The third layer of processing is called the Register Layer. Here, the states of individual pieces of information contained by Nexus Contracts are recorded in architectural components called registers. Registers are used by typical computer processors and provide easy access to memory storage of frequently used information or values. With respect to Nexus Contracts, each register is owned by a Signature Chain. Therefore, the ownership and write access of a register is validated by the second layer, the Ledger Layer. The fourth layer is the Operation Layer, which defines the rules of the state changes to a register, called ‘operations’. The operations are carried out by validating nodes that change the state of the registers by consensus. The design provides the required functionality of a contract engine, without the over complexity and complications of a Turing complete system.

The ownership of a register can be transferred providing many proof of ownership use cases. Examples of such include titles, deeds, digital certificates and records, agreements, or any other digital means of representing tangible assets or time-stamped events. A register can also be owned and governed by another register, creating a relationship between many users. Relations can be used as proofs on the Operation Layer to provide additional functionality. An example of this would be a register that holds metadata representing the ownership of an item, and it being owned by another ‘token register’. The token ownership signifies partial ownership of the item, which provides the possibility for further use cases such as royalty payments with split ownership.

Conditions or stipulations can also be coded into Nexus Contracts by validation scripts or Boolean logic. Validation scripts require a transaction to fulfill a certain set of conditions to execute, which allows a user to program in stipulations on the exchange of NXS, tokens or any other digital asset. This allows a user to void transaction orders, place time locks on funds, or exchange any digital asset without a central intermediary.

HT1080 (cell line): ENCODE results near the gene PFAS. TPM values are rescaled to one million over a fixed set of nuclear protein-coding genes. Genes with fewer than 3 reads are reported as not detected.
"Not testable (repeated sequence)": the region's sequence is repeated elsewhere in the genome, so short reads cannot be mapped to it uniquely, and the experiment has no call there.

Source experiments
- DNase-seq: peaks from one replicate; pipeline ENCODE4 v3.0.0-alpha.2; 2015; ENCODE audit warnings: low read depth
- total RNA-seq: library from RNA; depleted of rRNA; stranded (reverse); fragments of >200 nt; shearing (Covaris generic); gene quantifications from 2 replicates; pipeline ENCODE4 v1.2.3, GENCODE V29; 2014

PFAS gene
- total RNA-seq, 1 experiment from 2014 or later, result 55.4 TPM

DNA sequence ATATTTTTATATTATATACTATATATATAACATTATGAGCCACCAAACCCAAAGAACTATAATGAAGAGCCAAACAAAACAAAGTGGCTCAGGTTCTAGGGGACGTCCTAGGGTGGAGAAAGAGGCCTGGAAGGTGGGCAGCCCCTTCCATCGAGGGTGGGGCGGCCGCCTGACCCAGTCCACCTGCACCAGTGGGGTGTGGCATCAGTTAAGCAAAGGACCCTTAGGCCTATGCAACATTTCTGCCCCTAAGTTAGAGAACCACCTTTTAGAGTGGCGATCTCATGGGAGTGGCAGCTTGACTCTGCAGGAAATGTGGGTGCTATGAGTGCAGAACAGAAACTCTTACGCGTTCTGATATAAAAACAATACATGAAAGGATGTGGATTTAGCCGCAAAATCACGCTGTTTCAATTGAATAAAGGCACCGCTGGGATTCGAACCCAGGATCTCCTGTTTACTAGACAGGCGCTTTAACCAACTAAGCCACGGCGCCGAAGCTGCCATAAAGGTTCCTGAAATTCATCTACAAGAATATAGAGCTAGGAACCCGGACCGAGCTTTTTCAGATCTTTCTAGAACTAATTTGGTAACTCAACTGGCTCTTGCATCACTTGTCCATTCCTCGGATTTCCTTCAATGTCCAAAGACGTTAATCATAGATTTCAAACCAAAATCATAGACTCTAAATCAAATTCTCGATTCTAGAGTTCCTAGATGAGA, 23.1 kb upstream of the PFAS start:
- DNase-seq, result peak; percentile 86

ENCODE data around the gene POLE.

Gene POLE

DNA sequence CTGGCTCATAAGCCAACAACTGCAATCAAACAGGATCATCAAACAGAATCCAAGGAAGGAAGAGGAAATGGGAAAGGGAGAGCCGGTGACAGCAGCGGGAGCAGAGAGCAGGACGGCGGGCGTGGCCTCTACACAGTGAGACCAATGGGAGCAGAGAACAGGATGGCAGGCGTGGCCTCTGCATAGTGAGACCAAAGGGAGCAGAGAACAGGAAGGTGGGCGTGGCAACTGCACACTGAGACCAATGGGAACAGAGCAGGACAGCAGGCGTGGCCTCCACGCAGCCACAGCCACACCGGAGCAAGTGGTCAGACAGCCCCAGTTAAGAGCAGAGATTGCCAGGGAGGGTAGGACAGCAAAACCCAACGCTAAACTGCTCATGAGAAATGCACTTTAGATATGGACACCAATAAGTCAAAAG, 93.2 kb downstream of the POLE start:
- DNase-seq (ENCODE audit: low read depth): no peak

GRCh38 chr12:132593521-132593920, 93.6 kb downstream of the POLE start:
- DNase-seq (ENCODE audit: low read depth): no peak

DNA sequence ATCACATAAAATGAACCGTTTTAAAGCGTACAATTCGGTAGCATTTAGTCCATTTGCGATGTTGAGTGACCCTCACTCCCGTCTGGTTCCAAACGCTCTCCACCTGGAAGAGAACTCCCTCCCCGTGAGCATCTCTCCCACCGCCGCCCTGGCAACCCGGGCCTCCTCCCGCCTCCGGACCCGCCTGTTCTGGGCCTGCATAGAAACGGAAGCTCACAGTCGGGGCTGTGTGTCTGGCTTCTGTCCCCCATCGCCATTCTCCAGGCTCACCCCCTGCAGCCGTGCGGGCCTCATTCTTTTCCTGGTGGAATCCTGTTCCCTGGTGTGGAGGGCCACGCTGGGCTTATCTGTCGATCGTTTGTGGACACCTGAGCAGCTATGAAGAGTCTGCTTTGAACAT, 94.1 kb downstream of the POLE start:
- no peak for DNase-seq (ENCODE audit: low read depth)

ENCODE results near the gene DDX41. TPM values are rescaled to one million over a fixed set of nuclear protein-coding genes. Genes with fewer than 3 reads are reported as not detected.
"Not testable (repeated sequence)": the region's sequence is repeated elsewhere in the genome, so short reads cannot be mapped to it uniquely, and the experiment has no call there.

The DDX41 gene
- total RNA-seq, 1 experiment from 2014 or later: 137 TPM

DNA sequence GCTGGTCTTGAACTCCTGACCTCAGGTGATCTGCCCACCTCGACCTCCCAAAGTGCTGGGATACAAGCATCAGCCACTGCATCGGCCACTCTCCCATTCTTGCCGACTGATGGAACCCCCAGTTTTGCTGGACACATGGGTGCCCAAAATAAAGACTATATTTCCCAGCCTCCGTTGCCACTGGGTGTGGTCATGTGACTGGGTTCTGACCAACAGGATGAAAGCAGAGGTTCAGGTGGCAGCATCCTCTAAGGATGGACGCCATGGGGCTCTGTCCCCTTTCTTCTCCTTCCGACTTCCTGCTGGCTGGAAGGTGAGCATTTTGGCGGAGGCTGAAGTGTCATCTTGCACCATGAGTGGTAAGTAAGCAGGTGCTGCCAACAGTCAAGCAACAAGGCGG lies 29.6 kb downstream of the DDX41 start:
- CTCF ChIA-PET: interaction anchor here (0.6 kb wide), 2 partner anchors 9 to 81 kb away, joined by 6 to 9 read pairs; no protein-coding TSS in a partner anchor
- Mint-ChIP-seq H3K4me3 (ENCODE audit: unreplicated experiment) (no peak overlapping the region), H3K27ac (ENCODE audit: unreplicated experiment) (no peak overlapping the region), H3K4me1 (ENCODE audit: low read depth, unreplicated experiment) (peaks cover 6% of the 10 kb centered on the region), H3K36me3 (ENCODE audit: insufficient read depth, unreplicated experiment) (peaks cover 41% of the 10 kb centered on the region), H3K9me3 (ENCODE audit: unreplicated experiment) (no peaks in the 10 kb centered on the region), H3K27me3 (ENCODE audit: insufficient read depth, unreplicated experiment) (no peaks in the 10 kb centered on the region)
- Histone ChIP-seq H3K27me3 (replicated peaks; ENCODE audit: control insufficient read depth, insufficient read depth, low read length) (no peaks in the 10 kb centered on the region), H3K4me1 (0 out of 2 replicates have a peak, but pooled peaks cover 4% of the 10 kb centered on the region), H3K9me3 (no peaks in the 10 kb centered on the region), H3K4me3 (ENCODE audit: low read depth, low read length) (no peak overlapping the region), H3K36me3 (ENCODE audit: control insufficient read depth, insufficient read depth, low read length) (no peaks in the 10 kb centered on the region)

Nexus Contracts are accessible through an API and can improve many existing processes, including digital ownership, tokenization of assets and enterprises, digital rights, royalty payments, supply chain management, escrow services, financial applications, legal documentation of digital signatures, and many more.

© Copyright 2019 Content by www.nexus.io

Conditional Contracts

Conditional Contracts are an agreement between participating parties, outlining a set of requirements that must be met for a transaction to complete. They are the building blocks that allow users to engage with one another, such as contract expiration, or the exchanging of items. More advanced forms of non-custodial escrow or arbitration are also possible. Conditional statements have no limit to their complexity, being capable of handling groups of groups of conditions that together evaluate to either true or false. In the case the conditions return true, this allows the recipient of the transaction to claim their funds or object (depending on if this was a TRANSFER or DEBIT). In the case that the recipient is unable to satisfy the conditions, after a period of time set by the sender, the transaction will be redeemable.

© Copyright 2019 Content by www.nexus.io